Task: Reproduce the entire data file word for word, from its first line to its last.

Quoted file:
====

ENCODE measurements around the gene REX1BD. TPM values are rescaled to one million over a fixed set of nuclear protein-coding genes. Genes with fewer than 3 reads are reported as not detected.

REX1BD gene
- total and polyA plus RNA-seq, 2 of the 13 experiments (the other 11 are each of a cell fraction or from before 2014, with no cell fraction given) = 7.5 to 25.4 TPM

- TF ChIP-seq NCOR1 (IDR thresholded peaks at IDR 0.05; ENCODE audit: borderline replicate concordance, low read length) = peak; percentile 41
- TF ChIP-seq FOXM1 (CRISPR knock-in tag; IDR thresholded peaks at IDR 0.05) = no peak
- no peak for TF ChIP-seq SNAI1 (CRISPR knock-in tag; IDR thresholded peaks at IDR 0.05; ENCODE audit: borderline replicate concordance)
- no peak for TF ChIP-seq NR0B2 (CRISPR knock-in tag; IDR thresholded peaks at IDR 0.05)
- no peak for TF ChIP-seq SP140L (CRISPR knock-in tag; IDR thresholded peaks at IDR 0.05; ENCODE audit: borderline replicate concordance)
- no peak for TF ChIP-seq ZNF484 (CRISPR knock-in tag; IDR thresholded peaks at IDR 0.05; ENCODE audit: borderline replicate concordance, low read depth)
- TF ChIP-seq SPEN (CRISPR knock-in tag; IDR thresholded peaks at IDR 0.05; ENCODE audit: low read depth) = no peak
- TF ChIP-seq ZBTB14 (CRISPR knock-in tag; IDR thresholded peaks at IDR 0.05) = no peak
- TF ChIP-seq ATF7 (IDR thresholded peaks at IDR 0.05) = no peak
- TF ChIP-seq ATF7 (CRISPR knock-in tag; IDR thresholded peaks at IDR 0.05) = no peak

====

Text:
ENCODE measurements around the gene REX1BD. TPM values are rescaled to one million over a fixed set of nuclear protein-coding genes. Genes with fewer than 3 reads are reported as not detected.

REX1BD gene
- total and polyA plus RNA-seq, 2 of the 13 experiments (the other 11 are each of a cell fraction or from before 2014, with no cell fraction given) = 7.5 to 25.4 TPM

- TF ChIP-seq NCOR1 (IDR thresholded peaks at IDR 0.05; ENCODE audit: borderline replicate concordance, low read length) = peak; percentile 41
- TF ChIP-seq FOXM1 (CRISPR knock-in tag; IDR thresholded peaks at IDR 0.05) = no peak
- no peak for TF ChIP-seq SNAI1 (CRISPR knock-in tag; IDR thresholded peaks at IDR 0.05; ENCODE audit: borderline replicate concordance)
- no peak for TF ChIP-seq NR0B2 (CRISPR knock-in tag; IDR thresholded peaks at IDR 0.05)
- no peak for TF ChIP-seq SP140L (CRISPR knock-in tag; IDR thresholded peaks at IDR 0.05; ENCODE audit: borderline replicate concordance)
- no peak for TF ChIP-seq ZNF484 (CRISPR knock-in tag; IDR thresholded peaks at IDR 0.05; ENCODE audit: borderline replicate concordance, low read depth)
- TF ChIP-seq SPEN (CRISPR knock-in tag; IDR thresholded peaks at IDR 0.05; ENCODE audit: low read depth) = no peak
- TF ChIP-seq ZBTB14 (CRISPR knock-in tag; IDR thresholded peaks at IDR 0.05) = no peak
- TF ChIP-seq ATF7 (IDR thresholded peaks at IDR 0.05) = no peak
- TF ChIP-seq ATF7 (CRISPR knock-in tag; IDR thresholded peaks at IDR 0.05) = no peak